Pregnant women get stern warnings from everyone from their doctor to their great-aunt, but which ones are medically sound? Dr. Melissa Lem gives us the evidence behind the most common pregnancy ‘rules’.
Say No to Alcohol
Up to 25 per cent of women report drinking alcohol at some point while pregnant, so how bad is it to have the occasional beer?
First off, North American and most international guidelines recommend avoiding alcohol completely during pregnancy. The research is very clear that regular, heavy use of alcohol and binge drinking (more than three drinks at one sitting and seven times a week) are linked to fetal alcohol spectrum disorders. Also, the first trimester may be more sensitive because organs are being formed at this time.
However, the most recent evidence on light drinking during pregnancy (about one drink at a sitting and less than five per week) comes from a 2012 review in the Drug and Alcohol Review Journal that examined data from over 20 different studies. Some showed worse outcomes and others positive effects, with no clear picture.
Bottom Line: Chances are pretty slim that you’ll run into trouble if you have the odd glass of wine, especially in the second or third trimester, but if you want to be 100 per cent safe then follow the guidelines.
Caffeine is a No-No
Many women think they have to give up their morning coffee during pregnancy because of concerns about the effects of caffeine. It’s true that too much caffeine has been linked to conditions like miscarriage, low birth weight and even caffeine withdrawal in infants, but how much is too much?
The evidence is mixed in women who consume over 300 mg of caffeine, or about two cups of brewed coffee per day, but there is no consistent evidence of risk at or below that amount. Remember that caffeine from other sources like pop, tea and chocolate also count, so you might want to add up your daily total if you frequently enjoy these foods.
Bottom Line: Enjoy your daily cup (or two) of coffee guilt-free.
Lots of people think that expectant women should just kick back and relax. However, there’s no evidence indicating that staying as active as you were before pregnancy is harmful for you or baby. In fact, exercise during a low-risk pregnancy is fantastic for many reasons, including reducing achiness and fatigue, boosting mood and preventing excessive weight gain.
Keep in mind that getting too hot in the first trimester, for example during an intense warm-weather workout or hot yoga session, increases the risk of neural tube defects like spina bifida. Also, when your uterus starts to emerge from the protection of your pelvis after the first trimester, you should avoid any sports that raise the risk of trauma to your abdomen.
Bottom Line: If you’re having a normal pregnancy, go ahead and keep doing any exercise you enjoyed beforehand, but avoid overheating during the first trimester and risky recreation after the first trimester.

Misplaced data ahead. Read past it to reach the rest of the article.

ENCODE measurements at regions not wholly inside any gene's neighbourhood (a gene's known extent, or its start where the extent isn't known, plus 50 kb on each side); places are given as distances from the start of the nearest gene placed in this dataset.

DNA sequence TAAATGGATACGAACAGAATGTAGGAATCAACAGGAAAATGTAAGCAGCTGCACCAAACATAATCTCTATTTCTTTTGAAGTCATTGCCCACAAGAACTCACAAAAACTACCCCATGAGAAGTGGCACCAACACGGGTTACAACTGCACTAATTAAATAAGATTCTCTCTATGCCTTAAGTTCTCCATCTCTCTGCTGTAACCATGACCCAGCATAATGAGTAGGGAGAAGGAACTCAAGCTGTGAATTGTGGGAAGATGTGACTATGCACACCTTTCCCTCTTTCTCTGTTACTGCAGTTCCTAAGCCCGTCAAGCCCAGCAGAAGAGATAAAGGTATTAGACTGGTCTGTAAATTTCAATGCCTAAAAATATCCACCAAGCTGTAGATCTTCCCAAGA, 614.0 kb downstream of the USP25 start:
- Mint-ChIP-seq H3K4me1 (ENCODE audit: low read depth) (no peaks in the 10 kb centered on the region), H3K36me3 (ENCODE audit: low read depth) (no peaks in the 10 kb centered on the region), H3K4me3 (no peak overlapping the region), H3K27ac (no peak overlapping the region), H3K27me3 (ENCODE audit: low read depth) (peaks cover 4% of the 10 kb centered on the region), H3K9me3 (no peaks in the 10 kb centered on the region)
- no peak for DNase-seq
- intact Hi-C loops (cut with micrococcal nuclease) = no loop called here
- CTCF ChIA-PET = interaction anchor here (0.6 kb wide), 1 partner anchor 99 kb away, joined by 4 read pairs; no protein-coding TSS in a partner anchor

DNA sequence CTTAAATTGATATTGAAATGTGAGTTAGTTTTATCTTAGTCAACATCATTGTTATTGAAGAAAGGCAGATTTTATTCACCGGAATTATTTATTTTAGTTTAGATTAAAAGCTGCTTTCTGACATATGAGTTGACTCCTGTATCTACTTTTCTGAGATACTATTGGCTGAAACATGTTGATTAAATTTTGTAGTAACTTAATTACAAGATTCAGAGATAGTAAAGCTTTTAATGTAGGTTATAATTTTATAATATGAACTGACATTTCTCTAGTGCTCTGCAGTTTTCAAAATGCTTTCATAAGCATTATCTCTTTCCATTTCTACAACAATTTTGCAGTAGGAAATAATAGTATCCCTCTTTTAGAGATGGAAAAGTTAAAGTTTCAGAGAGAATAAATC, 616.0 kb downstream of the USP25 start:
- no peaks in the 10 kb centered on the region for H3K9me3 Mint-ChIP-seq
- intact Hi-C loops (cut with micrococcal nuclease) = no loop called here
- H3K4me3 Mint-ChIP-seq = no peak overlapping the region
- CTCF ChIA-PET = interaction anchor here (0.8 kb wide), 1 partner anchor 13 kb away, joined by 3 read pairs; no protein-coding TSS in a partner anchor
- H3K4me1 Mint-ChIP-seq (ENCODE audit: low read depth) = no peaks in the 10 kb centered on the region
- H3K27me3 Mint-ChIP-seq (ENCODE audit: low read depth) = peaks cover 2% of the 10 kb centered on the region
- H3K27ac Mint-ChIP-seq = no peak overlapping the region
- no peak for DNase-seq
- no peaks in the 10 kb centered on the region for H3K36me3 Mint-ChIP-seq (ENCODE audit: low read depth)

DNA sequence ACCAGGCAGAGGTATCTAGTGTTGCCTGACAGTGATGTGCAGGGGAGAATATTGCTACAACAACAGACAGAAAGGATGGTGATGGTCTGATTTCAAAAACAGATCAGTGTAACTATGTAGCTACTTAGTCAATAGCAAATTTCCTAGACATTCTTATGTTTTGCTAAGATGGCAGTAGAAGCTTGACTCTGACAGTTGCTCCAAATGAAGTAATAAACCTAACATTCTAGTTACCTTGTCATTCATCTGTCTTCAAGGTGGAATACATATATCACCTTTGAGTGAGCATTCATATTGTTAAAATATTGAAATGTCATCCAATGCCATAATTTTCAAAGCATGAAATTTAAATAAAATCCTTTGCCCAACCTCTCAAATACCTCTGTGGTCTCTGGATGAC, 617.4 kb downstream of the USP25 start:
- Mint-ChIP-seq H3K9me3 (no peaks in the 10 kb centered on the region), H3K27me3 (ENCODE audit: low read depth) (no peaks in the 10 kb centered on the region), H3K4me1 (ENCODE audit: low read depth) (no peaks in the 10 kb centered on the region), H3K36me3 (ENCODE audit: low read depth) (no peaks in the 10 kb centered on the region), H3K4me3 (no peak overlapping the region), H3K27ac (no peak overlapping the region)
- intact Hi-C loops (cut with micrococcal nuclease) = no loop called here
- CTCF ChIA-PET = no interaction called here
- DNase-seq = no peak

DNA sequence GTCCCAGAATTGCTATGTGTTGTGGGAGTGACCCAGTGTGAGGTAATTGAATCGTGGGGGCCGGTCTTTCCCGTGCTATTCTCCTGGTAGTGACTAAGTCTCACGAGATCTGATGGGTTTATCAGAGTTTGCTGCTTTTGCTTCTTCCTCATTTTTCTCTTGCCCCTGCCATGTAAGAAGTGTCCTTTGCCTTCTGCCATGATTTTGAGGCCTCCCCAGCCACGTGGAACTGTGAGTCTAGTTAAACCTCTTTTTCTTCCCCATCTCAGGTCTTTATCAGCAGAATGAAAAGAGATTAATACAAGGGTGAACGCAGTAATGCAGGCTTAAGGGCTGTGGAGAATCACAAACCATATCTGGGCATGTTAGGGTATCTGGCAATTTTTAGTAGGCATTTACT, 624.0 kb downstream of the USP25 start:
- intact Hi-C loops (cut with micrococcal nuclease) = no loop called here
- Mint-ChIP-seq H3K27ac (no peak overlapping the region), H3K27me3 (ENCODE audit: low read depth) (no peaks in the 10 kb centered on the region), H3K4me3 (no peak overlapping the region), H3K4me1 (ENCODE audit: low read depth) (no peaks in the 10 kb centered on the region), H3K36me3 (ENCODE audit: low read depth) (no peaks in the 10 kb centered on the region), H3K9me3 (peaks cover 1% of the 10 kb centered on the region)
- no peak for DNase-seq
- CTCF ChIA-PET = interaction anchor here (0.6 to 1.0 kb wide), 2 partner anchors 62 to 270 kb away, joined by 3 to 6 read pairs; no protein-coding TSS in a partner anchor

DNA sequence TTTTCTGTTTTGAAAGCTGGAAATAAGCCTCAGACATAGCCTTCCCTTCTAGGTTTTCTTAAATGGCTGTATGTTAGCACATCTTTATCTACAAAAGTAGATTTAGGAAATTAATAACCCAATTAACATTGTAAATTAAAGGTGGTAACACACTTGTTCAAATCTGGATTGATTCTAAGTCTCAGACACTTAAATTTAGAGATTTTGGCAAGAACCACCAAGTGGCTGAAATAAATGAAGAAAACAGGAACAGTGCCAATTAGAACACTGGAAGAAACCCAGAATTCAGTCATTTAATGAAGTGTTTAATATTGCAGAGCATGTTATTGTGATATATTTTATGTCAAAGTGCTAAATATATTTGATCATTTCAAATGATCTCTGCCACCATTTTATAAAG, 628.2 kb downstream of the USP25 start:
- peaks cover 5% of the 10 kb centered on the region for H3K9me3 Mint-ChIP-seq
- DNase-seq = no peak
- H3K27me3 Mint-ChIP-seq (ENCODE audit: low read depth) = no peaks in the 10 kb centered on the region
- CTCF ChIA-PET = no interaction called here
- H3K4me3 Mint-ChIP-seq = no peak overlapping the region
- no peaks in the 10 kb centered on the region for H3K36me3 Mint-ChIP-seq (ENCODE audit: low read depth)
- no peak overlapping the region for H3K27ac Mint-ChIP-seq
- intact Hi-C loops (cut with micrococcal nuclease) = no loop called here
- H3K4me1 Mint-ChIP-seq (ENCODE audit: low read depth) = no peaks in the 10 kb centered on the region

You Need Meat
A common worry is that vegetarians won’t get enough protein during pregnancy, but protein intake is usually more than adequate in both vegetarians and vegans. Research does indicate that pregnant vegetarian women may be at higher risk for vitamin B12 and iron deficiency, but it also shows that there are no significant health differences in babies born to vegetarian mothers.
Although there hasn’t been much research done on pregnant vegans, they do tend to have more trouble getting enough calcium, vitamin D and omega-3 fatty acids, which are important for fetal growth and development. That said, if you plan your diet to make sure you get enough of these nutrients, you can have a completely healthy pregnancy.
Bottom Line: Whether you’re a vegan, omnivore or anything in between, focus on eating a healthy, varied diet and talk to your health-care provider about taking vitamin and mineral supplements if you might not be getting enough. And all pregnant women should take a daily prenatal multivitamin containing folate, iron and B12.
Avoid Soft Cheese
The concern with soft cheeses is possible contamination with Listeria monocytogenes, a bacterium which can lead to a serious, flu-like illness called Listeriosis. But what are the facts?
First of all, because of naturally occurring immune suppression, pregnant women are 20 times more likely to get Listeriosis. This can have serious consequences like miscarriage and stillbirth. However, because of improved food standards and surveillance, Listeriosis outbreaks that were often caused by soft cheeses in the past are now rarer.
Bear in mind that anything raw could theoretically be contaminated — in fact, the most recent outbreak in North America was from caramel apples, and the worst outbreak in the U.S. came from cantaloupe. Even so, in North America there are only about three to four cases per million people per year.
Bottom Line: Your chances of getting a serious infection from cheese are low, especially if you buy it from a reputable source and handle it carefully. But if you’re unwilling to take any risk, avoid soft and unpasteurized cheeses.
Note: Always check with your own health-care provider for the final word on any of these topics, or before starting a new exercise or diet regimen.
March 24, 2015